Well, I am not sure how this quirky book made it on the Booker short-list or the Tournament of Books. I can say that I adored Eli, the "husky" nice brother, but that was about all that I did enjoy about this story. The dialog was inane and the story simple.
March 3, 2012
I realized that I have never finished this review:
I listened to The Sisters Brothers on audio and wonder if I would have liked it better in the written format. The book is about two hapless brothers who are legendary "bad guys" of the Wild West. They have been hired to kill a guy that would not sell an idea to the brother's "boss".
When I pick a book, I generally will read the publishers synopsis and maybe a review or two. Sometimes all I have to do is like the cover and remotely think I like the synopsis and it makes the list. Other times all someone has to do is to recommend the book and I put it on the list. The more it keeps coming up, the closer to the top of the to read list the book gets. Rarely, will I read more than one or two reviews. This is a book that I wish I had read the reviews, not for the rating, but because someone compared it to the movie "Oh Brother, Where Art Thou?" Had I seen this before I read the book, I would have never touched it. The movie, one of my husbands favorites, is inane - my apologies to those of you who do like the movie, but I hated it.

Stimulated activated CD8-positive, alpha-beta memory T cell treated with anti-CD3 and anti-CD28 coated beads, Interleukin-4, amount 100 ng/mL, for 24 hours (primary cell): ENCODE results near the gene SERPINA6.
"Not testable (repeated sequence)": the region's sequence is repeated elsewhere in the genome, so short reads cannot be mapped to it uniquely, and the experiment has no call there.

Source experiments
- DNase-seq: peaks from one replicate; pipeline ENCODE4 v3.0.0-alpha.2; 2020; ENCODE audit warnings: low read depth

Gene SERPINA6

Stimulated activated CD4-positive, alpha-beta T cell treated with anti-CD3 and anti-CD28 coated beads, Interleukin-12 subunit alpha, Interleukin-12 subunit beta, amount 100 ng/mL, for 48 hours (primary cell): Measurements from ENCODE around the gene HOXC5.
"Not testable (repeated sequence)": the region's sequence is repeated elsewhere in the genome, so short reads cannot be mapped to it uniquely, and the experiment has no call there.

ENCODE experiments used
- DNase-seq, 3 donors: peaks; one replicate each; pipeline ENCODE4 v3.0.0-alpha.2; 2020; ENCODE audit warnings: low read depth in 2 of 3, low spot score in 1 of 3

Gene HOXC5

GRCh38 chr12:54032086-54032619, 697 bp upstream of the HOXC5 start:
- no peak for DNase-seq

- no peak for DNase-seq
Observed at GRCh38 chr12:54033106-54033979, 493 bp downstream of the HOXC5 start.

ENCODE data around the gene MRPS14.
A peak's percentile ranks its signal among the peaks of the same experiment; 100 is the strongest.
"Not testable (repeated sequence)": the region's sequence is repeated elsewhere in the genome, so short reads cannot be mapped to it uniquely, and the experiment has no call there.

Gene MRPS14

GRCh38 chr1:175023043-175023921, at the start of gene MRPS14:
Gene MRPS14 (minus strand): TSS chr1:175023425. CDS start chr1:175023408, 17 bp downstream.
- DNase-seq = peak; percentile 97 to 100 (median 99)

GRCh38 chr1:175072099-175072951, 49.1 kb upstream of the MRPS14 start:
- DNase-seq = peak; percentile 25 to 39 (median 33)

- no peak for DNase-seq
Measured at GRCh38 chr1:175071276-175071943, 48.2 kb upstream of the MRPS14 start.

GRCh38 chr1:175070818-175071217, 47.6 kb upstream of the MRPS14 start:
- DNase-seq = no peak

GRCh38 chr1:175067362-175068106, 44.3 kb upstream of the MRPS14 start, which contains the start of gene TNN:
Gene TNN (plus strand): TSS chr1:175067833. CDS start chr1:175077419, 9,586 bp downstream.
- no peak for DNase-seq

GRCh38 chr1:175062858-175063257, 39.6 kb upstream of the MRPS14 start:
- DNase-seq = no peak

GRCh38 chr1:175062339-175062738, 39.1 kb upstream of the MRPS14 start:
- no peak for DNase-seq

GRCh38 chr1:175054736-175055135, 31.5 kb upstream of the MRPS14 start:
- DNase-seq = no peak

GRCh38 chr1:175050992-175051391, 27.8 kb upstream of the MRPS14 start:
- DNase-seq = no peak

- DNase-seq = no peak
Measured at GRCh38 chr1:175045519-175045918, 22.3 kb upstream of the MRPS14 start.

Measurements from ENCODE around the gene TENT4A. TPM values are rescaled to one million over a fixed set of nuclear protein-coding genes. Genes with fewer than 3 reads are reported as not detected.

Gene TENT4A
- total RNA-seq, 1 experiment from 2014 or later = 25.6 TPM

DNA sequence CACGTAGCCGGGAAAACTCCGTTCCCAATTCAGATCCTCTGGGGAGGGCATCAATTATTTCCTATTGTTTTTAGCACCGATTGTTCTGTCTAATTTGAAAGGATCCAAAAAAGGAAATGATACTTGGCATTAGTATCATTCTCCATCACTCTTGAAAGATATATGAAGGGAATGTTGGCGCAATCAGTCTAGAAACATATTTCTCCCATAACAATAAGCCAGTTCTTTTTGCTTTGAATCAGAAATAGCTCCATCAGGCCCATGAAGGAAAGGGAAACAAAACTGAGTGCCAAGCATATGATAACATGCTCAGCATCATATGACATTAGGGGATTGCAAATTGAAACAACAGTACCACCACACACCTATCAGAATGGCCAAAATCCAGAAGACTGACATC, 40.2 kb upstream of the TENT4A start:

Anyway, the book is about two brothers - one, the husky nice one and the mean one. Eli is why I remotely like the book and it is getting 3 stars. I love Eli, the husky nice one. He is the books narrator, the conscious. I loved his simpleton persona. I loved the way he felt for Tub and for the most part most of the others around him. How he made it in life without being killed is beyond me, yet this is a book of fiction.
Outside of Eli, the book is a serious of western travel logs and mishaps. The dialog between the brothers and the other characters seemed to me to be very simple and without any deep insight. Although, since the book is coming from Eli, one would not expect the dialog to be very sophisticated, but I love Eli and can't say anything bad about him. Dang, he reminds me of Lenny in Of Mice and Men.
The actual narration for the audiobook was preformed by John Pruden. I did not care for his performance at all. He was a good voice for Eli, but many times, I could not distinguish between Eli and any of the other characters. There were only 4 main characters and I would have to rewind in places to go back and figure out who said what since the voices all sounded the same.
The book did have several laugh out loud moments - the "diet" was by far the funniest part of the book. I need to go back and bookmark that part of the audio and listen to it over again.
I read this as part of the 2012 Tournament of Books. I do not think it will get out of the first round, but it is in the most interesting match up going up against State of Wonder. State of Wonder, with its lack of a decent ending, still gets my vote between the books. However, the match up is going to be judged by the infamous Will Wheaton, of Star Trek (god who knows which generation) and Big Bang Theory, fame. Apparently Will is a big reader and has made this match up one to watch. I won't be upset if Brothers upsets Wonder...